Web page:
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U.S. Envoy Shows Draft Of Taliban Deal To Afghan President

FILE: Afghan President Ashraf Ghani meeting Zalmay Khalilzad, U.S. special representative for Afghanistan reconciliation in Kabul.
FILE: Afghan President Ashraf Ghani meeting Zalmay Khalilzad, U.S. special representative for Afghanistan reconciliation in Kabul.

KABUL -- The U.S. special envoy for Afghanistan has shown a draft of a U.S.-Taliban agreement to Afghan leaders following the latest round of talks on ending the 18-year conflict.

Presidential adviser Waheed Omer said in a tweet on September 2 that envoy Zalmay Khalilzad met with President Ashraf Ghani and showed him a copy of the draft framework aimed at ending nearly two decades of fighting.

The U.S.-backed government will need to "study and assess" details of the draft deal, government spokesman Sediq Sediqqi told reporters later in the day.

Earlier, Seddiqi told AP that Khalilzad briefed Ghani late on September 1 after arriving from Qatar, where the ninth round of negotiations ended without a final agreement.

While Khalilzad was still in Qatar, at least six people were killed after the Taliban launched an attack on the northeastern Afghan city of Puli Khumri on September 1.

Local authorities told RFE/RL that the Taliban "suffered a defeat" in Puli Khumri, but they added that sporadic fighting continued in the Kar-Kar and Bandi Du areas on the city's outskirts.

The attack on Puli Khumri, the capital of Baghlan Province, came a day after the Taliban briefly stormed the northern city of Kunduz before being pushed back by government troops.

The Interior Ministry said four civilians and two members of the security forces were killed while 20 civilians and two members of the security forces were wounded in the fighting in Puli Khumri. It said three Taliban fighters had also been killed.

However, the province's public-health director, Mohibullah Habib, told the dpa news agency that at least 45 people, including 14 members of the security forces, were wounded in the clashes.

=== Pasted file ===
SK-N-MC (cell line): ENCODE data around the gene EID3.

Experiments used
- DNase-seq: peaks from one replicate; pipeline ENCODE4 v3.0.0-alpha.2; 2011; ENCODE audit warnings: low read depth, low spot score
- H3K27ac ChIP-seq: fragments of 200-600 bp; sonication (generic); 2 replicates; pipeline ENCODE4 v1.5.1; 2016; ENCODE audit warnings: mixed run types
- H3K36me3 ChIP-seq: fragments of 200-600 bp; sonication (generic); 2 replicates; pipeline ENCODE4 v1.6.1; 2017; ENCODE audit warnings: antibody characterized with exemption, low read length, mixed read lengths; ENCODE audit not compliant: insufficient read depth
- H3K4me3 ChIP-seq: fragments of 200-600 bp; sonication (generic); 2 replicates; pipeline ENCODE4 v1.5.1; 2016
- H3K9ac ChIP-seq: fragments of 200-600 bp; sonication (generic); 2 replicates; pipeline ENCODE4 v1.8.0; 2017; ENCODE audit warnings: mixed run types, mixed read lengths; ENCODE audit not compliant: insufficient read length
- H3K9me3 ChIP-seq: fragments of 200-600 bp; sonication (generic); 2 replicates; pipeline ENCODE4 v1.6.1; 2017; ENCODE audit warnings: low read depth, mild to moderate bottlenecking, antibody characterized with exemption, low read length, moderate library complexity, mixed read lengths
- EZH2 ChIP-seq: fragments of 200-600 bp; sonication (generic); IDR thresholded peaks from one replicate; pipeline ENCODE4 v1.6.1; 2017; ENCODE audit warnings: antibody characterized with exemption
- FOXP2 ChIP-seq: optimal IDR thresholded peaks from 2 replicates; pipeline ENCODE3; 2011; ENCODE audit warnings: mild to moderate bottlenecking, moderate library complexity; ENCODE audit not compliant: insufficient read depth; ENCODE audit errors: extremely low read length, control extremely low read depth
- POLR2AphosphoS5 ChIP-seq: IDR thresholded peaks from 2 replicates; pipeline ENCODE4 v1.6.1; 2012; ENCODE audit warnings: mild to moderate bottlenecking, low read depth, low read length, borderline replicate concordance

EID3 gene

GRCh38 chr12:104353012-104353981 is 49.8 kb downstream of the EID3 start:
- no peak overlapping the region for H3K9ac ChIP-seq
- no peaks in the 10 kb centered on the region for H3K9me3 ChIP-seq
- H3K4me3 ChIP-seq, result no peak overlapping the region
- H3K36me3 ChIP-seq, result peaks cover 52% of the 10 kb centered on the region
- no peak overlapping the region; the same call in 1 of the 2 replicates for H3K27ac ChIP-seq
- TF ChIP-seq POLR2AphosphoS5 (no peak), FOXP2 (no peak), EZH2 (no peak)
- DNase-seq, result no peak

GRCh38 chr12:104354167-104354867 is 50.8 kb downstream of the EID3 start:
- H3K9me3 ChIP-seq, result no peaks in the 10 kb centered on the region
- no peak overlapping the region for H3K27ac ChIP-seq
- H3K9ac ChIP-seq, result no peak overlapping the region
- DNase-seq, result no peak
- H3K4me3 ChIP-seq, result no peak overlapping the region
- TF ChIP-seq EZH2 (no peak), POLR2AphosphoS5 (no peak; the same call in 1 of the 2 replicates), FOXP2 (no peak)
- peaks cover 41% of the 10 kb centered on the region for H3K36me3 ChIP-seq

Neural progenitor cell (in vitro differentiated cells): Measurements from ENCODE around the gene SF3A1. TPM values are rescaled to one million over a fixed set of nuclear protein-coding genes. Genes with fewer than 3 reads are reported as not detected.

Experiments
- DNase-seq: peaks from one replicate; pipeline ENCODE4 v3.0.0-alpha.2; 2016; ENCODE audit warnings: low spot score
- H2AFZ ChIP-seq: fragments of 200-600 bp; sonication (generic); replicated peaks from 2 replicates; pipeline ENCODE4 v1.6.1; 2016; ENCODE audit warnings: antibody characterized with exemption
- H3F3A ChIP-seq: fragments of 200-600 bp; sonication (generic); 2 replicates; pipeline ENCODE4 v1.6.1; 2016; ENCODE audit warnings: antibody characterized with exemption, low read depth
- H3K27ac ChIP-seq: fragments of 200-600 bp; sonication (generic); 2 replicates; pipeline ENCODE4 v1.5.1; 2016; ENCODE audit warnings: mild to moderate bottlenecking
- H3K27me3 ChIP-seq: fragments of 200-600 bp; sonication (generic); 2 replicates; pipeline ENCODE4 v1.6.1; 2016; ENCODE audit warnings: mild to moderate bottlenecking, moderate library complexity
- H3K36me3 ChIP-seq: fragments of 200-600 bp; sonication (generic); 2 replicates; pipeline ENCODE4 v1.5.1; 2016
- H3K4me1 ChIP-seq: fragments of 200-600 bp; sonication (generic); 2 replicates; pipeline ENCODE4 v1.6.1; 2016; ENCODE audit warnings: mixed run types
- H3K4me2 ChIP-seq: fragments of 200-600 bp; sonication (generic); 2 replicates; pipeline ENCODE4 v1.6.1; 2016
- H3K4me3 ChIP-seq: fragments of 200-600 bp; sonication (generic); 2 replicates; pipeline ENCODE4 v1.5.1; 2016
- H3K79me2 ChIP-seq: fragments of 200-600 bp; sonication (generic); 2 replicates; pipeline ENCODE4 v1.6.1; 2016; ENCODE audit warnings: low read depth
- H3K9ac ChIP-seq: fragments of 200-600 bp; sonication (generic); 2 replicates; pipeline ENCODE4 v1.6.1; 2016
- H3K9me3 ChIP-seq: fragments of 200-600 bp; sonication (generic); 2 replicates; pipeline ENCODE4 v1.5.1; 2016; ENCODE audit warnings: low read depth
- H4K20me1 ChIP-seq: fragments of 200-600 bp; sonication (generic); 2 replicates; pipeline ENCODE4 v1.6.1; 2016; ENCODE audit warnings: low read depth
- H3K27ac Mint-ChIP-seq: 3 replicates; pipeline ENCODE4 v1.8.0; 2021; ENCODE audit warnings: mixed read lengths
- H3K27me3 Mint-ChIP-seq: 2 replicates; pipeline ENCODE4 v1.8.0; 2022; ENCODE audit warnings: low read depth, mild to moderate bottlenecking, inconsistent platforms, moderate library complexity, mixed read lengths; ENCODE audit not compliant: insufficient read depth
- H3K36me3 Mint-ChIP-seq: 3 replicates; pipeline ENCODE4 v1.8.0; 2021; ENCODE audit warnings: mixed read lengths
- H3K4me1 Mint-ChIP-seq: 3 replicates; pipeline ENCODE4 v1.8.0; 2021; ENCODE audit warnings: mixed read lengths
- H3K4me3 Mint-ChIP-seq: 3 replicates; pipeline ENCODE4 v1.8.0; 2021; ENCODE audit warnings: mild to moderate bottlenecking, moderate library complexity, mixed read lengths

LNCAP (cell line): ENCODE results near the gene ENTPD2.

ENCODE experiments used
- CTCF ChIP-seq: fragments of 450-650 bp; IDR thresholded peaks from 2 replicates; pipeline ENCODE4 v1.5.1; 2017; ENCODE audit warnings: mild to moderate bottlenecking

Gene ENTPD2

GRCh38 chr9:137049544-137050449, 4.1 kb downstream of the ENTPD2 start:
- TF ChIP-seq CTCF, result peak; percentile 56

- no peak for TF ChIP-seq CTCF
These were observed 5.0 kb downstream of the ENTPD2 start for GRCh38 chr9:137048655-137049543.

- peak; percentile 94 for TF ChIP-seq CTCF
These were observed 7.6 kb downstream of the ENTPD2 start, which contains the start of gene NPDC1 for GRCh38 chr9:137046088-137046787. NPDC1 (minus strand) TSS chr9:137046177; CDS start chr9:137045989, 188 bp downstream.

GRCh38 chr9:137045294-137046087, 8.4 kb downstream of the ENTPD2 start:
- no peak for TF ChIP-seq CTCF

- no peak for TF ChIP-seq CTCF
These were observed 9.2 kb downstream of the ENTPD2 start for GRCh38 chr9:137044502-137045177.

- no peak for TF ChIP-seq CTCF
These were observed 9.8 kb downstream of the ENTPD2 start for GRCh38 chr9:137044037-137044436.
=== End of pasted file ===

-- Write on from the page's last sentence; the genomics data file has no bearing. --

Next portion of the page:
The Associated Press quoted provincial-council member Mabobullah Ghafari as saying that he had seen the bodies of at least six members of the security forces.

Ghafari said that the Taliban had occupied some checkpoints with no resistance from security forces. Taliban fighters had taken shelter in some homes, he added. Some residents were trying to flee.

Khalilzad on August 31 tweeted that he had "raised the Kunduz attack in talks today, telling the Taliban that violence like this must stop."

On August 31, Afghan officials said Taliban militants attacked Kunduz from different directions, killing at least 15 people and wounding 75.

The office of Afghan President Ashraf Ghani said Afghan security forces had repelled the attack in some parts of the city, while other officials said that more than 30 militants had been killed.

Taliban spokesman Zabihullah Mujahid in a Twitter post called the attack "large-scale," while the police spokesman in Kunduz Province reportedly said the attack was "massive" and involved "intense" battles.

The Afghan Interior Ministry said at least 34 Taliban fighters were killed in ground and air operations in three areas of Kunduz city and that clearance operations were under way.

The ministry said on September 1 that at least 25 people, including 20 members of the Afghan security forces, had been killed and at least 85 others injured in the fighting.

It said the city was now fully cleared of Taliban presence.

The militant group has stepped its attacks in recent months to strengthen its position in the negotiations with the United States.

"We are on the verge of ending the invasion and reaching a peaceful solution for Afghanistan," a Taliban spokesman in Qatar, Suhail Shaheen, said on Twitter on September 1.

U.S. President Donald Trump said on August 30 that the United States had good negotiations going on with the Taliban but had not yet reached a deal.

On August 29, Trump said that the United States will continue to maintain a force in Afghanistan even after a deal was agreed.

The Taliban has long demanded a complete pullout of all foreign forces from the country.

About 20,000 foreign troops, most of them American, are now in Afghanistan as part of a U.S.-led NATO mission to train, assist, and advise Afghan forces. Some U.S. forces carry out counterterrorism operations.​

With reporting by AP, AFP, dpa, and Reuters

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